We found that individual or combined mutations in the PxxP motif or in residues H121 and Y221 of the SIVmac239 disrupted PAK2 interaction, but had little if any effect on reduction of thymic output (Figure 6B). This shows that PAK2 binding is not essential, or that residual but undetectable PAK2 binding is sufficient, for the reduction of thymic output by SIVmac239 Nef. In contrast to HIV-1 Nef, SIVmac Nef downregulates CD3 in CD4+ lymphocytes [28]. Since CD3 is important for TCR signal transduction and T-cell development critically depends on TCR signaling [47], we hypothesized that this function may explain why loss of PAK2 binding did impair the effect of SIVmac239 Nef on thymic output. To examine this we utilized two previously described SIVmac Nef deletion mutants: nef∆153 and nef∆183[48]. The Nef∆153 protein does not downregulate CD4, CD28 and MHC-I or enhance viral infectivity and replication but still reduces CD3 surface expression. By contrast, the nef∆183 allele has also lost the latter function due to an additional deletion of 10 amino acids. These phenotypical characteristics were confirmed in transduced thymocytes that developed in FTOC (Figure 6A) and in CD4+ PBLs (Table 2). As expected, both proteins were unable to bind PAK2 (Figure 5). However, Nef∆153 still reduced thymic output, whereas Nef∆183 was inactive (Figure 6B). Thus CD3 downregulation by SIVmac Nef is sufficient to block T-cell development. The experiments reported above cannot exclude other SIVmac239 Nef functions to contribute to this effect. However, no SIVmac mutant Nef protein was available that selectively lost PAK2 and CD3 downregulating properties.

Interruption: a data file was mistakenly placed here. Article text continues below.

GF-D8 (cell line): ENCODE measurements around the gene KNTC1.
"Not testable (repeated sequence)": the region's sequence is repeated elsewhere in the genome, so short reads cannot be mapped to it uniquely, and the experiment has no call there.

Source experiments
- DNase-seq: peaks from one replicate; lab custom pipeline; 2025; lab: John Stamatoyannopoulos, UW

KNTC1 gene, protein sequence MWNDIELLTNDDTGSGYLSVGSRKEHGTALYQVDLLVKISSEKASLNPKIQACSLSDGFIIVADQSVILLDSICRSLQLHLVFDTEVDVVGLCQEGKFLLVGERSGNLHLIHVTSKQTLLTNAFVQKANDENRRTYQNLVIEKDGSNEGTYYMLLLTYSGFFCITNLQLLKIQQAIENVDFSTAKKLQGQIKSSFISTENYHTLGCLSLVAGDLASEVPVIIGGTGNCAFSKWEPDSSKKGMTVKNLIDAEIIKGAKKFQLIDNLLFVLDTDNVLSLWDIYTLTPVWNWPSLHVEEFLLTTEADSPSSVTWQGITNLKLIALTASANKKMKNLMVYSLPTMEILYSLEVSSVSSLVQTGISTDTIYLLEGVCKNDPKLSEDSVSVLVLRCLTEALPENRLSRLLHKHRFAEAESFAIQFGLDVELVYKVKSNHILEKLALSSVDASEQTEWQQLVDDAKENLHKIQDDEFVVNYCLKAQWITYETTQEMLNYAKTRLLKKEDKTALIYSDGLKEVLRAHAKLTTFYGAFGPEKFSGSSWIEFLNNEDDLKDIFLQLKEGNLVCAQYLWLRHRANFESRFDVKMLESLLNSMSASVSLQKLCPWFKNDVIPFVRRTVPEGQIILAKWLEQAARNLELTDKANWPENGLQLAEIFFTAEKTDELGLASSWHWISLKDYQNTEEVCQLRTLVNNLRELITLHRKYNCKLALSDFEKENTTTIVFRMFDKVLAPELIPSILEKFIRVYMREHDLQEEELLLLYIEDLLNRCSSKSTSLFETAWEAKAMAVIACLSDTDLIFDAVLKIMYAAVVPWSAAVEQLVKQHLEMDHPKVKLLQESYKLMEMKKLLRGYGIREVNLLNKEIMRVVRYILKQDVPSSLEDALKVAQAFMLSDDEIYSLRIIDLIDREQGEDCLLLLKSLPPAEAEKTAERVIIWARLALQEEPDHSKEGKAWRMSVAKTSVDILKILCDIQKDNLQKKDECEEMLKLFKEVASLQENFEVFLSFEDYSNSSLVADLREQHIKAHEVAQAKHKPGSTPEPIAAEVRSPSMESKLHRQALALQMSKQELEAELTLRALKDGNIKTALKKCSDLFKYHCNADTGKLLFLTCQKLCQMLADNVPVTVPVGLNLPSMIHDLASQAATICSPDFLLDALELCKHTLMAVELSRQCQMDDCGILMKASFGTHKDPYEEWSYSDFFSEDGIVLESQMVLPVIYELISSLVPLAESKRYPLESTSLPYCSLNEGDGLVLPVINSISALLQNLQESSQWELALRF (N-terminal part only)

Finally, we also tested the Nef allele of SIVblu infecting blue monkeys (Cercopithecus mitis) and a mutant thereof (RR-AA) containing amino acid changes R129A and R130A. In comparison to the wild-type protein, the SIVblu RR-AA mutant lost its ability to downregulate CD3 in thymocytes and PBLs (Figure 6A and Table 2) and bind PAK2 (Figure 5A). Nonetheless, the protein still impaired T-cell generation, albeit to a lower extent when compared to SIVblu wild-type Nef (TGR 0.5 and 0.2 respectively, Figure 6B). As CXCR4 signaling is important for T-cell development [49, 50], the downregulation of CXCR4, conserved in SIVblu RR-AA possibly contributes to this residual effect.


We show here that expression of highly diverse primate lentiviral Nef proteins in human T-cell progenitors reduces their development into T cells. Primate lentiviral Nefs may impair thymic output by at least three mechanisms including PAK2 interaction and downregulation of CD3 or CXCR4. The effect of HIV-1 Nefs on T-cell development is mainly dependent on PAK2 interaction since they generally lack the CD3 down-modulation function and have only weak effects on CXCR4. In contrast, SIV Nefs lacking PAK2 interaction maintain the ability to reduce thymic output, either by downregulation of CD3 or CXCR4 .